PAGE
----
“Many older people are far from fulfilled and happy,” she said, citing loneliness and the death of a partner as the main reasons.
“One by one, the stars go out.”
Sadly, more and more of those stars are going out, to judge from the latest report of Senior Help Line, a confidential listening service for older people.
Over 28,500 calls were received last year and the service is now so stretched many calls go unanswered.
Loneliness and isolation brought about by a lack of social contact continues to be the main reason callers use the service. Among the other issues callers cite are the cost of living, cuts to services, and instances of elder abuse and feelings of suicide.
A growing trend in 2013 was the concern among older people about family members emigrating and the families they leave behind.
According to Áine Brady, CEO of Senior Helpline, the huge volume of calls they received last year reflects the concerns and worries elderly people experience.
“We are seeing an increase in demand for our services and, worryingly, we are receiving twice as many calls as we can answer,” she said.
Is it any wonder there is an increase in demand when you consider the unfair burden placed on the aching shoulders of the poor and elderly by the Government’s relentless pursuit of austerity? Budget after budget has seen cut follow cut until there is little left to share among those who had little enough to begin with.
The plight of our elderly people has even drawn the attention of the Council of Europe, one of the world’s most active human rights organisations. A report published yesterday by the council warns of the devastating effect that the Government’s austerity policies have had on Ireland’s poor and elderly.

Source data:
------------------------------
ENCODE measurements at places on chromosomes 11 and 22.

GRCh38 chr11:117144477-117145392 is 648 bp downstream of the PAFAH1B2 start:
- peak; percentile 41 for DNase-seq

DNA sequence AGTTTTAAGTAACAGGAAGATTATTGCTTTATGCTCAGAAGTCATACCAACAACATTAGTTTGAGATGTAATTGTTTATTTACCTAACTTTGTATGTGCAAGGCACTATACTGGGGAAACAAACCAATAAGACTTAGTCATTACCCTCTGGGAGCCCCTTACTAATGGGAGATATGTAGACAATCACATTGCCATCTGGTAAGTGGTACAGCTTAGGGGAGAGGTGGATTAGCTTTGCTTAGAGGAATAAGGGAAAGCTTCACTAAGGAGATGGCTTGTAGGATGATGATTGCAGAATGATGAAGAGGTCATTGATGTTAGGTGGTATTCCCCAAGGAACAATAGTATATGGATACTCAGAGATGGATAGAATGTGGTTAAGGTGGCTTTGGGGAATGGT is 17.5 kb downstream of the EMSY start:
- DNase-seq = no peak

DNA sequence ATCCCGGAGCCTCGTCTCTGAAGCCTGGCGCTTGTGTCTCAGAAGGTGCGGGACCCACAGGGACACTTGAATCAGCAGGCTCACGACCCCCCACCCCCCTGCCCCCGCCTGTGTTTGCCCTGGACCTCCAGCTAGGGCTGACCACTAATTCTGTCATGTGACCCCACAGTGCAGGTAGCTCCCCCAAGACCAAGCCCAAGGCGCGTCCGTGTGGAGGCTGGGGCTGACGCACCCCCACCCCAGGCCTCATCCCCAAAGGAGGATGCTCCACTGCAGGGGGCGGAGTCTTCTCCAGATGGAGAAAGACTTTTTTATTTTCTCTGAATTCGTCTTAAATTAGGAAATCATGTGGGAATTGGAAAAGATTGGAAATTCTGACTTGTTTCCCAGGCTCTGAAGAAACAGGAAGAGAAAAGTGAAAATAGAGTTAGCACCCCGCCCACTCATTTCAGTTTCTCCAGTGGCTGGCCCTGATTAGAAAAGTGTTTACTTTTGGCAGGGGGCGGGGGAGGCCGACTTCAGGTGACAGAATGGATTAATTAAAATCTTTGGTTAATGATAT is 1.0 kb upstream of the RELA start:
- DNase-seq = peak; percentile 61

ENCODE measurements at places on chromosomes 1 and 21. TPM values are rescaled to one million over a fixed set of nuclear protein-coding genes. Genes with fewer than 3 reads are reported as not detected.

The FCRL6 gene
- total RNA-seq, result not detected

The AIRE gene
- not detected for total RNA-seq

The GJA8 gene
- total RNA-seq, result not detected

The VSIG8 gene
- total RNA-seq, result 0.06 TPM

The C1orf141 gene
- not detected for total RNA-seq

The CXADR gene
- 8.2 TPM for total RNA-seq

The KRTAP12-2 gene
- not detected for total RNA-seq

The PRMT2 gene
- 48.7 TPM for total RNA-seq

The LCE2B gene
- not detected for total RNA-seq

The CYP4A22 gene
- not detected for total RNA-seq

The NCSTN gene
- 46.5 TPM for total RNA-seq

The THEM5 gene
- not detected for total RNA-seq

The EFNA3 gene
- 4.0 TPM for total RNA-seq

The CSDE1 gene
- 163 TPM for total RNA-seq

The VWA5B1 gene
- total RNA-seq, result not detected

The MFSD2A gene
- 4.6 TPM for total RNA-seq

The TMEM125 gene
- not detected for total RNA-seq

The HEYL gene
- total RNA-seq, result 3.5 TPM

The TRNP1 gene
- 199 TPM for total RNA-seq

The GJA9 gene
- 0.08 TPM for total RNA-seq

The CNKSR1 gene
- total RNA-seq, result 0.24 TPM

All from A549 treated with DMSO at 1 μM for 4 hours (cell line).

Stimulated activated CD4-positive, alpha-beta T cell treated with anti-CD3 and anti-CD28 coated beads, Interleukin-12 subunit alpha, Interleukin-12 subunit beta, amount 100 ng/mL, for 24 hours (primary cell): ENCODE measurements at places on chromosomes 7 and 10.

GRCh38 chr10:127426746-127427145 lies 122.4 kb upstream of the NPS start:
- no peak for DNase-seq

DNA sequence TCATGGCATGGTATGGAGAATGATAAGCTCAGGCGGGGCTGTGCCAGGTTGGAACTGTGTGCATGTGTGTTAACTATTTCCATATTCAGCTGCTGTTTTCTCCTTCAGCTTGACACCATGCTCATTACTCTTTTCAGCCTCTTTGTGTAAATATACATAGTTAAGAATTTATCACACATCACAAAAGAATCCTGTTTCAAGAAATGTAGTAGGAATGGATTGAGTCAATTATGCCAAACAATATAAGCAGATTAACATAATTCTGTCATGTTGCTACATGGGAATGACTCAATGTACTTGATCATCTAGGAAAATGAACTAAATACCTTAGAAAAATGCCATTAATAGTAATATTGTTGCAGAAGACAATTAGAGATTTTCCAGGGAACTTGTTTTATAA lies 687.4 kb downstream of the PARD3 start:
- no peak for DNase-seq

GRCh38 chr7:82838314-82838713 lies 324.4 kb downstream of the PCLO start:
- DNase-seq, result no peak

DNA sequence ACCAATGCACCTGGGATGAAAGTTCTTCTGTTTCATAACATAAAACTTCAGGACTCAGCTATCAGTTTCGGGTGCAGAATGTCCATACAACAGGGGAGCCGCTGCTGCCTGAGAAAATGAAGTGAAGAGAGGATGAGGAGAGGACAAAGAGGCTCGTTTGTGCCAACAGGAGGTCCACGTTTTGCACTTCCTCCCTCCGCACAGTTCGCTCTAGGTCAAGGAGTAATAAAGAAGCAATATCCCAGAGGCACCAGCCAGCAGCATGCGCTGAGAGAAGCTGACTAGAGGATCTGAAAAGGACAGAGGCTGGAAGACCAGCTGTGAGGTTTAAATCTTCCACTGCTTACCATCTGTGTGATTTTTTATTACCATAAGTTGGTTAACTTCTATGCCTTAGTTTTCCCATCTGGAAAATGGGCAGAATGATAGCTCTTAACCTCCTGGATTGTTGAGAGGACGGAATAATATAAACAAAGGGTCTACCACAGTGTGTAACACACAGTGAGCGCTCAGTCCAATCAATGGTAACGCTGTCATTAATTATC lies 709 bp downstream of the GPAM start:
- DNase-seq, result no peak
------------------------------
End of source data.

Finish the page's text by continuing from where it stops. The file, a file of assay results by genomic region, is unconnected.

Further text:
Here at home, those concerns are echoed in a report due today by the Simon Community which shows an urgent need to address the problem of an ageing population of homeless and struggling to deal with serious challenges of ill health and dying.
While the young people of Ireland may lament the effects of savage austerity, at least they have a future and a choice of emigrating if they so wish. Most elderly have neither. Their past may have been filled with a lifetime of hard work and service to their community but that counts for little nowadays. Their future is short, to say the least, and getting less promising every day.
You won’t hear too many robust Dáil debates on the plight of the elderly. They have become the forgotten people of Ireland — ignored and all but abandoned.
It doesn’t have to be like this. Emily O’Reilly had called on politicians and public bodies to acknowledge that elderly people were ill-served by our institutions.
That would be a good start, but we need more than recognition; we need action as well.
We need a government that cares and politicians who can think beyond the next election.
Show us you give a damn, Taoiseach. You will be old one day, too.